facebook twitter instagram linkedin thumbs-up thumbs-down

Subscribe &
Stay Connected

Join our newsletter to get useful tips and valuable resources delivered to your inbox monthly!


By Mary Thibault Outreach

How To Transform Website Copy in 5 Steps

7 minute read
How To Transform Website Copy in 5 Steps Featured Image

Over the course of the next five weeks, Digital Marketing expert Mary Thibault will be writing a “How To” series on topics related to writing website copy and overall brand messaging. Today, we’ll kick off part one of this series with a few simple steps to transform your website copy.

1. Identify your audience.

Who’s your audience? Three words and one answer that packs a whole lot of punch. Identifying your target audience is key to effective copy and everyone’s needs are different. Think about it; the type of content a high school student gravitates towards is going to look much different than what the CEO of a Fortune 500 company reads. Chances are, you’ve spent time thinking about your client base, you know who you’re trying to target, but you need to narrow it down. Not sure how? Think about key differentiators like gender, age, ethnicity, income, occupation and interests. Create a personality profile for your ideal or existing customer.

2. Clients come first … and second.

So you have your audience nailed down, now it’s time to start thinking about what you’re going to say to clients. How are you going to tell them what you can do, why you’re qualified and why you’re interested in solving their financial problems. This is when putting your clients first is key. Through effective copy, you’re able to enforce that they’re your number one priority. Simple adjustments such as writing in second person (you, your, yours), is a way to show your audience that you’re speaking to them and not at them. It personalizes your reader’s experience which in the end makes your message more effective. If you’re having trouble thinking through what to write, visualize yourself in-person sitting across from a client. What would you say to them? This is a way to prevent talking at or to your client, both of which tend to focus on you not them.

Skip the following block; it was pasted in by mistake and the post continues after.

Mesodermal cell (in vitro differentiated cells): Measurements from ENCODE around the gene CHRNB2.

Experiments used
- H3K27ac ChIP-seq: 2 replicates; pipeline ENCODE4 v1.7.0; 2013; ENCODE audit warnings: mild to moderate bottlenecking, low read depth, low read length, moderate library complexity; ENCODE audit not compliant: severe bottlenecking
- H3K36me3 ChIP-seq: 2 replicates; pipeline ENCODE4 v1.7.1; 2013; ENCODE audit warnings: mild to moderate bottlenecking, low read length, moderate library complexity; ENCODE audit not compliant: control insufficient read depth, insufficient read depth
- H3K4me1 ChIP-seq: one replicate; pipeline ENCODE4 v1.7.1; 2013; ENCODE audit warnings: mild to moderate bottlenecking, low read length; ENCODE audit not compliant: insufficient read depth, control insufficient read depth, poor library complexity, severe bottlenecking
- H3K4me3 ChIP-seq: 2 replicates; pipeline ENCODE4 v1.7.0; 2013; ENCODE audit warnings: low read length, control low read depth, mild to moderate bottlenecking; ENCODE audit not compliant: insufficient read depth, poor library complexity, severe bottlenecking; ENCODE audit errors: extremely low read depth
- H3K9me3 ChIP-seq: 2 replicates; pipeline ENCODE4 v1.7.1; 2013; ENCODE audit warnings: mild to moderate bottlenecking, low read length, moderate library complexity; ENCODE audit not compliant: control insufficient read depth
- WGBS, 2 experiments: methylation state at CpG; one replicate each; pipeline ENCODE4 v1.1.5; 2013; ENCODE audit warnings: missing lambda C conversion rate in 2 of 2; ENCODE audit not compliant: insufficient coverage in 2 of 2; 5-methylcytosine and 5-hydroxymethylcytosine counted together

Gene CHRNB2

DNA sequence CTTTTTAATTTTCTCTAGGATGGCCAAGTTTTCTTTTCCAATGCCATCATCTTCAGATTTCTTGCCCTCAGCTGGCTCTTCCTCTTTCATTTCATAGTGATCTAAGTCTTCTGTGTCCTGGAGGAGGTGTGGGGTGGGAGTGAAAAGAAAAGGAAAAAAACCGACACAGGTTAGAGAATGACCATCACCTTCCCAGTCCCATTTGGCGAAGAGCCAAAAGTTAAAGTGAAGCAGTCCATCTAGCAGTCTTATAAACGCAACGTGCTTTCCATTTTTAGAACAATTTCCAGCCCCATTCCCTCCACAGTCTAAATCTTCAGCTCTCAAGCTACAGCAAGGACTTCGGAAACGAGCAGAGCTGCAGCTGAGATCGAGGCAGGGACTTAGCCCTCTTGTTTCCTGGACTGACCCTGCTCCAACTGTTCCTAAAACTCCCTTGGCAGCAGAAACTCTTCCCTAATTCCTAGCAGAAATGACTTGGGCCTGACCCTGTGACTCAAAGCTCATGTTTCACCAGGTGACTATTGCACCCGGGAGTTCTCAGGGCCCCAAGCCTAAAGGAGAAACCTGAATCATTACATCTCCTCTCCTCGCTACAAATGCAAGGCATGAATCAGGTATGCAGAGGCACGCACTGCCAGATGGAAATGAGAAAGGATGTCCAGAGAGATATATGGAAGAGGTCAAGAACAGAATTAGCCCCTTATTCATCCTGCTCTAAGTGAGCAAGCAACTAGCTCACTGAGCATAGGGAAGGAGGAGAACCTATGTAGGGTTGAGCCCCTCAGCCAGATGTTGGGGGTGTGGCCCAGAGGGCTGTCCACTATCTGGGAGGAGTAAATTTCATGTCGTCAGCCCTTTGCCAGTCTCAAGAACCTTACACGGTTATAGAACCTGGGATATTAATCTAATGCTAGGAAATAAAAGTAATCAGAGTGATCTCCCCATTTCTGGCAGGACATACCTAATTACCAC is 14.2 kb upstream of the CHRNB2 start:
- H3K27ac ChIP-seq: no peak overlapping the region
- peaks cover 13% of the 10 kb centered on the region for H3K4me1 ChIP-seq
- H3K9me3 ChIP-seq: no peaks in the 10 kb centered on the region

3. The shorter, the better.

I’m a sucker for clear, concise copy. While there’s a time and a place for lengthy content and flowery language, it’s not on your financial planning website. Think you’re an exception? Think again. It was reported in 2015 that the human’s average attention span lasts 8.25 seconds, that’s .75 seconds less than a goldfish. Decide on one key message and refine your mission statement or tagline to make it as succinct as possible. Ask yourself, if someone visited your website for a few seconds, would they understand what you do, where you’re located and who you are? If you know your copy is too long, try reducing wordy phrases to single words. Replace phrases that signal a transition with simple verbs. You can also use bullet points to break up long paragraphs.

4. Images are powerful.

Humans are visual creatures. In fact, some sources suggest that visuals are processed 60,000 times faster than text. A goal of well-written copy is to make your readers feel engaged, and images will help significantly. Whether it’s including photo captions or creating a graphic that illustrates your copy, use them liberally. Other unique images to include could range from infographics, drawings, charts, or tables. Always select photos that add value to the copy and try to steer clear of overused stock photography.

5. Create a Clear Call To Action.

The end goal after having people read your copy is to elicit a response and get your readers to take action. A contact page on your navigation panel and a call-to-action (CTA) button on the upper fold of your homepage creates a sense of urgency around your message. Keep the CTA short, 3-5 words max. Decide on your CTA by finishing the sentence “I want to ______” The options are endless but should define when you want your readers to take action. If for example you’re spending money on paid advertising, you’d want them to “sign up today” vs. “schedule a meeting.” An effective CTA is the final step that you want people to walk away with when it comes to your website copy.

Coming up next week we’ll dive into specific areas of copy and will focus on how to identify and craft a mission statement that works. Stay tuned! In the meantime, for more information, or if you’d like help writing your own website copy, check out our three copywriting packages here.

Mary_Thibault_Copywriting_Financial_Advisors

With experience counseling large, national consumer brands and emerging start ups, Mary’s focus is to help clients share unique, compelling stories with the world. She has spent the last three years building Public Relations, Marketing and brand identities for companies in the financial services industry. You can reach her via email marketing@twentyoverten.com.


You may also like: